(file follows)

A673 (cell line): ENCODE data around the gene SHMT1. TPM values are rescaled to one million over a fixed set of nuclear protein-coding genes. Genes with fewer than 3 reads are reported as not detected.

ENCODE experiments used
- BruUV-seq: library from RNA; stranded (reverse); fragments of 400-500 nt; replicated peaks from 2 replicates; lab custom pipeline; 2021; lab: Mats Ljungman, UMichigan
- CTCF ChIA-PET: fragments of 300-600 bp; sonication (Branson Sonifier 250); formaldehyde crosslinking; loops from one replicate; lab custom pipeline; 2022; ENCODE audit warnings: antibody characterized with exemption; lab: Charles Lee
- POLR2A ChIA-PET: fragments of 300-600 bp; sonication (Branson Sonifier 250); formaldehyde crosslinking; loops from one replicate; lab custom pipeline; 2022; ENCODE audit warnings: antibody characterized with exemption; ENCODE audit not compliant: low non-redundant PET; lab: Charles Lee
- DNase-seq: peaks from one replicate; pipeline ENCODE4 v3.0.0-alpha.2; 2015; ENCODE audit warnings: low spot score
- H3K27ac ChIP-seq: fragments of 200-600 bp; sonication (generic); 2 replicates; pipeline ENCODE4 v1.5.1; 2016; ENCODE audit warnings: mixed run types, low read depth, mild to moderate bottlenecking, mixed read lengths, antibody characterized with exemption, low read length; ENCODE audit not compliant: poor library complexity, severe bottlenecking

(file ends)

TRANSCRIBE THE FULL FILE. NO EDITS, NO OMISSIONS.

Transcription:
A673 (cell line): ENCODE data around the gene SHMT1. TPM values are rescaled to one million over a fixed set of nuclear protein-coding genes. Genes with fewer than 3 reads are reported as not detected.

ENCODE experiments used
- BruUV-seq: library from RNA; stranded (reverse); fragments of 400-500 nt; replicated peaks from 2 replicates; lab custom pipeline; 2021; lab: Mats Ljungman, UMichigan
- CTCF ChIA-PET: fragments of 300-600 bp; sonication (Branson Sonifier 250); formaldehyde crosslinking; loops from one replicate; lab custom pipeline; 2022; ENCODE audit warnings: antibody characterized with exemption; lab: Charles Lee
- POLR2A ChIA-PET: fragments of 300-600 bp; sonication (Branson Sonifier 250); formaldehyde crosslinking; loops from one replicate; lab custom pipeline; 2022; ENCODE audit warnings: antibody characterized with exemption; ENCODE audit not compliant: low non-redundant PET; lab: Charles Lee
- DNase-seq: peaks from one replicate; pipeline ENCODE4 v3.0.0-alpha.2; 2015; ENCODE audit warnings: low spot score
- H3K27ac ChIP-seq: fragments of 200-600 bp; sonication (generic); 2 replicates; pipeline ENCODE4 v1.5.1; 2016; ENCODE audit warnings: mixed run types, low read depth, mild to moderate bottlenecking, mixed read lengths, antibody characterized with exemption, low read length; ENCODE audit not compliant: poor library complexity, severe bottlenecking